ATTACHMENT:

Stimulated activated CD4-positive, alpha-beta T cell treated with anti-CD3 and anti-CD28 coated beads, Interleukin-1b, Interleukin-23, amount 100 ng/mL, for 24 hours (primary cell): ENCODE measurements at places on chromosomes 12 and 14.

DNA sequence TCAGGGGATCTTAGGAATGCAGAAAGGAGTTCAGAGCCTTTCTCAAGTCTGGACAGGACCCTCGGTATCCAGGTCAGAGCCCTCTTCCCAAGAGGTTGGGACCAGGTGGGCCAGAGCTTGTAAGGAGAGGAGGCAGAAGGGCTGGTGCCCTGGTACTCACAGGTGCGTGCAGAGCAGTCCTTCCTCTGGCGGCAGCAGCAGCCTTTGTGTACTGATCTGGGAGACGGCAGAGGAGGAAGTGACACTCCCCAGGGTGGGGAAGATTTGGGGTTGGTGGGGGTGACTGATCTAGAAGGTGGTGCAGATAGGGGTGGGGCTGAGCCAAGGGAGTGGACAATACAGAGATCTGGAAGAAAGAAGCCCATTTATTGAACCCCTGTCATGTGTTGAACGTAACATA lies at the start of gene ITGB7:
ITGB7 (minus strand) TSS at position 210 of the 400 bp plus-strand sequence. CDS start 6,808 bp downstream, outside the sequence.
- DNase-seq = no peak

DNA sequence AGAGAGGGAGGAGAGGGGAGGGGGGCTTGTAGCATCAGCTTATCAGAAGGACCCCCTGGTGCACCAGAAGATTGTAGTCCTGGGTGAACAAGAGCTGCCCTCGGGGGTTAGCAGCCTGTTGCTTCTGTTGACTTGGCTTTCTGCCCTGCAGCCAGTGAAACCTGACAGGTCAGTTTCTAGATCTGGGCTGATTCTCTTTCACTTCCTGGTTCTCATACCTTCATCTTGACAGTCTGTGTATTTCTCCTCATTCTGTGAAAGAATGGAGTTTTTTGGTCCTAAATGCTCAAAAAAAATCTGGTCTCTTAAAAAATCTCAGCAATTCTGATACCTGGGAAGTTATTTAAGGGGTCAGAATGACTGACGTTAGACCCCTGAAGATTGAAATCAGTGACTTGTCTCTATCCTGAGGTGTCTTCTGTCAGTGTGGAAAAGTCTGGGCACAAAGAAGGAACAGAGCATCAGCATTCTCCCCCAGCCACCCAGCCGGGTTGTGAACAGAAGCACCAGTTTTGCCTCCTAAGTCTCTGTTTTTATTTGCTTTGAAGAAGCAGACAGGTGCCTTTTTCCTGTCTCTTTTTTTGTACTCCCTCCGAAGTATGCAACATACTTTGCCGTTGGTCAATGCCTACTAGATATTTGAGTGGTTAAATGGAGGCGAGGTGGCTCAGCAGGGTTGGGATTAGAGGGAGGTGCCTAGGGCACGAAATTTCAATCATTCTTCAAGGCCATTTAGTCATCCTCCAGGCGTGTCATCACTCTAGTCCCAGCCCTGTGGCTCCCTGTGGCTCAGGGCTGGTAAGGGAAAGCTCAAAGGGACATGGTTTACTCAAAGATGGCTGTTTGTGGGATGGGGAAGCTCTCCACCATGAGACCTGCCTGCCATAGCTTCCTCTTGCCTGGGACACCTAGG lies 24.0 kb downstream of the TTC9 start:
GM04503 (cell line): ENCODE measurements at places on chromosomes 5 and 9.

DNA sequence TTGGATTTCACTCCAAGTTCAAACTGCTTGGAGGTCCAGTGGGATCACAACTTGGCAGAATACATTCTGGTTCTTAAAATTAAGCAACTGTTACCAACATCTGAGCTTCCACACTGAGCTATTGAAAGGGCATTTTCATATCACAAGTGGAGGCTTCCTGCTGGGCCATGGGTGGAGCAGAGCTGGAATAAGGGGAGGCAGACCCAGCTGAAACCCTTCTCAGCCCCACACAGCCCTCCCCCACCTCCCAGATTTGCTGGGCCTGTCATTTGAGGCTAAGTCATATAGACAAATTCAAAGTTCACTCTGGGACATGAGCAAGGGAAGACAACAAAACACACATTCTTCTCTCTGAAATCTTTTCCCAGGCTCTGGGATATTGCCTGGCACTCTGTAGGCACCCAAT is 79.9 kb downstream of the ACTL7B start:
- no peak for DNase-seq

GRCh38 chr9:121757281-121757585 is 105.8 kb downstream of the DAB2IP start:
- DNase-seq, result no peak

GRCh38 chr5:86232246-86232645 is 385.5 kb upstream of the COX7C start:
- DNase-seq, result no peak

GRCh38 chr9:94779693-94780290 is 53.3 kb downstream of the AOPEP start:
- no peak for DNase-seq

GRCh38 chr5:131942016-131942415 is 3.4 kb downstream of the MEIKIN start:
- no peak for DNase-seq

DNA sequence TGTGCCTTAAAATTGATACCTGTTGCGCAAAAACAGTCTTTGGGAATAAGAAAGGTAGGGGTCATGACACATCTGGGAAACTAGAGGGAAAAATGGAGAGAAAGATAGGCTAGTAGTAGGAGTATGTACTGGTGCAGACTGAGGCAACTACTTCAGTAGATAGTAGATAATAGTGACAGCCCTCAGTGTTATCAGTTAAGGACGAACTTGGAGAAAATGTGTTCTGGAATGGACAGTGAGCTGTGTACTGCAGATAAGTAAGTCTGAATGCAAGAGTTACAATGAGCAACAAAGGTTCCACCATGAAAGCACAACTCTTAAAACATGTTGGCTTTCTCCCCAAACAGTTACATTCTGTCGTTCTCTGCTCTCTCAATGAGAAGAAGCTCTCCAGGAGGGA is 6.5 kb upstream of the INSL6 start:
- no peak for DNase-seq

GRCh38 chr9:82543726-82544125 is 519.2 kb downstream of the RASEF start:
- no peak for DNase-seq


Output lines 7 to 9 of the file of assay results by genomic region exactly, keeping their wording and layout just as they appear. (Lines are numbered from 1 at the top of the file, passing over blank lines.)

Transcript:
DNA sequence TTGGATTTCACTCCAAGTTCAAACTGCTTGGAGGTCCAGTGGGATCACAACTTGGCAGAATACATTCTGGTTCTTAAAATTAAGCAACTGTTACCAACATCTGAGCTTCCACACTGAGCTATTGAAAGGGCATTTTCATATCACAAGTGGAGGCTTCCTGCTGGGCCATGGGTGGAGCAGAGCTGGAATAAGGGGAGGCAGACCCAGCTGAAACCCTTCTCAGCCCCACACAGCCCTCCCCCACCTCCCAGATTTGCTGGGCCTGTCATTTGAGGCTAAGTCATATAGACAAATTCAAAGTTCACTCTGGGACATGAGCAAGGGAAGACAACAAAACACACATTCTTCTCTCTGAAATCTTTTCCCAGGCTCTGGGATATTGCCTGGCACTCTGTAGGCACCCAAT is 79.9 kb downstream of the ACTL7B start:
- no peak for DNase-seq

GRCh38 chr9:121757281-121757585 is 105.8 kb downstream of the DAB2IP start: